ESG round-up: Germany’s sustainable finance board calls for transition finance principles

The latest developments in sustainable finance: UK green taxonomy further delayed to Q1 2024; Switzerland refines voluntary climate scores.

The German government’s sustainable finance advisory board has called for EU-level principles for transition finance to help resolve uncertainty and unclearness in the financing of company transitions. In a discussion paper published on Friday (in German), the group called for the development of suitable sectoral benchmarks, practical transition planning guidelines, and clear definitions of climate neutrality, including the use of offsets. The paper said these measures should be rooted in the existing Sustainable Finance Framework, and that they should allow flexibility for firms to take tailored approaches to the transition.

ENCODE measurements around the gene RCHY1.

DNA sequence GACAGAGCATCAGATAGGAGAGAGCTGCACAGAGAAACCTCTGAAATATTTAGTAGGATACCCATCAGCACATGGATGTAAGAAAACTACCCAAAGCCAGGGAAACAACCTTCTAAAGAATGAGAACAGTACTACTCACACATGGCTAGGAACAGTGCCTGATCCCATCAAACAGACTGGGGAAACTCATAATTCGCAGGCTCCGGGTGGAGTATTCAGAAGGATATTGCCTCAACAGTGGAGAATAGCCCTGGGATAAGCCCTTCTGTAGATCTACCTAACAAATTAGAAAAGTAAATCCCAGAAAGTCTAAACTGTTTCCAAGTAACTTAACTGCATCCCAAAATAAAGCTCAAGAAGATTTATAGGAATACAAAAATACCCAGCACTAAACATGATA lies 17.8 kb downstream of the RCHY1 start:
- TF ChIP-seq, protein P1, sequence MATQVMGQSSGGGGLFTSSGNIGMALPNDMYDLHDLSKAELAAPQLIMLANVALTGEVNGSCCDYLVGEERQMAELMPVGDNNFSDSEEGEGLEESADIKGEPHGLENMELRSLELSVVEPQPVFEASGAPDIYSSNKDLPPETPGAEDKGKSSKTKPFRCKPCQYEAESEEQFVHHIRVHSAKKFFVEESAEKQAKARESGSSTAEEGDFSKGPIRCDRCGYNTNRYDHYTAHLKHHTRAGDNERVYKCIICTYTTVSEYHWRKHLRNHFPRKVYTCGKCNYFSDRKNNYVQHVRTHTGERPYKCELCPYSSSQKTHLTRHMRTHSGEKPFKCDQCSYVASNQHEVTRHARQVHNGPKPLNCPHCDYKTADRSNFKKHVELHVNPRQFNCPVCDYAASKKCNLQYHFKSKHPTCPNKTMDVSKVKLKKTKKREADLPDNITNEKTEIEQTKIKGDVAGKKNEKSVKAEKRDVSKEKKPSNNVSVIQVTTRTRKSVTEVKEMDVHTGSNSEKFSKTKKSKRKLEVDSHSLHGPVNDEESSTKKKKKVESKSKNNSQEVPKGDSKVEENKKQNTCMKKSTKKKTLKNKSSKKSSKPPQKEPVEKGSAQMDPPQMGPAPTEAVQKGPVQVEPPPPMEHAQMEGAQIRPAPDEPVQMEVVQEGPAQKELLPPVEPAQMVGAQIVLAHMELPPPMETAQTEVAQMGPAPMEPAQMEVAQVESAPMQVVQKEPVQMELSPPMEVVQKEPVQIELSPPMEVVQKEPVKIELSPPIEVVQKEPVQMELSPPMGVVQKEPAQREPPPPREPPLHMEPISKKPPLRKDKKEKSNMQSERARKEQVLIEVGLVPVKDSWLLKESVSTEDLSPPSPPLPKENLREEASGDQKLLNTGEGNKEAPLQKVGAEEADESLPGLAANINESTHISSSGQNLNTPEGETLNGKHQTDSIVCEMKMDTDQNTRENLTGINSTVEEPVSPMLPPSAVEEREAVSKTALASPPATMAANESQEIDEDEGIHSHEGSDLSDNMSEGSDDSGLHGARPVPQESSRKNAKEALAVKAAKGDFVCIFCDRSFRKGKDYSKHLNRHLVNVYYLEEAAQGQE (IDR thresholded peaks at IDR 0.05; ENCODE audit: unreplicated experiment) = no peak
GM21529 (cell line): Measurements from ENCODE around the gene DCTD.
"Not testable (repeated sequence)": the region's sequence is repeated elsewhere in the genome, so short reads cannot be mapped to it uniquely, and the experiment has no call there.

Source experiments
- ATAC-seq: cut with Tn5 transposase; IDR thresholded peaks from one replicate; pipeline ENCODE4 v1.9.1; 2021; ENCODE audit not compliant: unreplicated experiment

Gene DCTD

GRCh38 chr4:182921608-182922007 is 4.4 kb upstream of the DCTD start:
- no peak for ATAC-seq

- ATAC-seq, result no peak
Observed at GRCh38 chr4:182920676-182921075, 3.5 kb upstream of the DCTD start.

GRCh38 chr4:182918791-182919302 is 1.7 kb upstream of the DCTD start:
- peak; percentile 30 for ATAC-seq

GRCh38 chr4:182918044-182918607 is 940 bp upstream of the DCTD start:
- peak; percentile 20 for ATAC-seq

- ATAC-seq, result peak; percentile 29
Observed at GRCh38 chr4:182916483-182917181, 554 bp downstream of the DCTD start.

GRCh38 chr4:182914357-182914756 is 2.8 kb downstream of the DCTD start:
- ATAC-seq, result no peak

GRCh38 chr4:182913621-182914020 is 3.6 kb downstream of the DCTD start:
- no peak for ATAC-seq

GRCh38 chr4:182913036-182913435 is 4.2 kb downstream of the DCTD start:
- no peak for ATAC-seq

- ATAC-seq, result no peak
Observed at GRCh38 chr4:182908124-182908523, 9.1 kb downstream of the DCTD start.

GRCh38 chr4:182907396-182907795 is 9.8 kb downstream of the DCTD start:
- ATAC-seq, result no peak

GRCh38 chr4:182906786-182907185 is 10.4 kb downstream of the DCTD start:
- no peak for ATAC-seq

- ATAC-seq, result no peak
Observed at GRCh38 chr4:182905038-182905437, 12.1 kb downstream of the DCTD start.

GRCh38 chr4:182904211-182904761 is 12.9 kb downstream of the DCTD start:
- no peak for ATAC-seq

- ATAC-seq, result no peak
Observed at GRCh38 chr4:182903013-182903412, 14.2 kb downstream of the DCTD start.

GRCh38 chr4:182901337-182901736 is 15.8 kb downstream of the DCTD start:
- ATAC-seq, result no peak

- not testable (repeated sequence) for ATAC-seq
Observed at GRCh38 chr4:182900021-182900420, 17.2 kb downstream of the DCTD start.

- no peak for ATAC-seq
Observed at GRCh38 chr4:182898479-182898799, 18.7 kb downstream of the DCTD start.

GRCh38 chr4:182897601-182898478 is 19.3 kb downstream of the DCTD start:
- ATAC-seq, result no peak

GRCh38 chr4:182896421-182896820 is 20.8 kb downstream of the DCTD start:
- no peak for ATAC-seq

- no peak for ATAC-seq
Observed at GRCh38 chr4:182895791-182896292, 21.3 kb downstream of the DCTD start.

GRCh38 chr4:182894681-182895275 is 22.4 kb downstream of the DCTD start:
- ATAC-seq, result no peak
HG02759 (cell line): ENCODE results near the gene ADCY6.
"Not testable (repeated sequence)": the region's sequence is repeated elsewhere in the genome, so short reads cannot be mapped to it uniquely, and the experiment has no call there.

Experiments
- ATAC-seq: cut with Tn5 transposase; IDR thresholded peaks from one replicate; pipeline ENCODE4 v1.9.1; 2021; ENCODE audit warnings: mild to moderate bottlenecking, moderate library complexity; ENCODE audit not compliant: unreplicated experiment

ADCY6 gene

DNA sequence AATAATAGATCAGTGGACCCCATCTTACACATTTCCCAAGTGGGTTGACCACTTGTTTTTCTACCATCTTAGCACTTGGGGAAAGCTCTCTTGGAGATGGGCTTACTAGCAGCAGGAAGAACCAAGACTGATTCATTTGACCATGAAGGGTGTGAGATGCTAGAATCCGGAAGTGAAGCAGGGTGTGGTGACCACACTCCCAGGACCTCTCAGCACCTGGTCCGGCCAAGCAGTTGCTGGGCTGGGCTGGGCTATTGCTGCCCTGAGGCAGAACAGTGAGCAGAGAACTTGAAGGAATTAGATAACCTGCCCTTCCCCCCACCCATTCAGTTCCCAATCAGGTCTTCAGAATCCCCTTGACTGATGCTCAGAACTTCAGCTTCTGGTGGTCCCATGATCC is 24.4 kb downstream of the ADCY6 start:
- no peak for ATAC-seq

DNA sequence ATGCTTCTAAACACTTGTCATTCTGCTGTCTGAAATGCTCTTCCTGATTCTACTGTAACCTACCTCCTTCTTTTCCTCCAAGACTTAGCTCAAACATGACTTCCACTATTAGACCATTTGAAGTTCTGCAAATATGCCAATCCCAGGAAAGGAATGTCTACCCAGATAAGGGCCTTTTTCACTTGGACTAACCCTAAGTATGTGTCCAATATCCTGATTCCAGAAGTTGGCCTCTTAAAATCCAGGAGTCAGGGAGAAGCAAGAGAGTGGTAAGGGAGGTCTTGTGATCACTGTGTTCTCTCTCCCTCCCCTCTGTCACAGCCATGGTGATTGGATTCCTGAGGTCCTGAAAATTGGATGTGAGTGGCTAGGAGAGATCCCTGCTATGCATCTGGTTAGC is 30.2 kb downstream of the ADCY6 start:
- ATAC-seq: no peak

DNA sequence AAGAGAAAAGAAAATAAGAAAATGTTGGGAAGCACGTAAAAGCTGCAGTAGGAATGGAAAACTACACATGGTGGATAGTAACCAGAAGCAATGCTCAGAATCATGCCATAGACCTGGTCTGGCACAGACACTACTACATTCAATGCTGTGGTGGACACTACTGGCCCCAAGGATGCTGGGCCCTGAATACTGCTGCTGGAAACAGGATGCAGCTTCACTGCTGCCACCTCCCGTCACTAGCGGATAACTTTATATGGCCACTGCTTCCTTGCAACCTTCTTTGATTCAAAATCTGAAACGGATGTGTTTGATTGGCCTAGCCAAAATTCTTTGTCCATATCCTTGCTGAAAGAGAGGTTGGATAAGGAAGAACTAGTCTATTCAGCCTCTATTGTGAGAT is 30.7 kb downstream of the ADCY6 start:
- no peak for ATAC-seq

Hermann Klughardt, a board member at Forum Nachhaltige Geldanlagen (FNG), the German SIF, has resigned his position with immediate effect. Responsible Investor reported this month that the group had faced interpersonal disputes on its board which had put the future of Germany’s sustainable fund label in doubt. However, members voted last week in favour of a proposal to give it greater independence from the FNG. They also instructed the board to draw up a contract relating to the separation of the sustainable fund label by the end of the year. In a statement, Klughardt said he did not feel this could be done with the necessary care. Elections for new board members will be held at an undetermined date next year.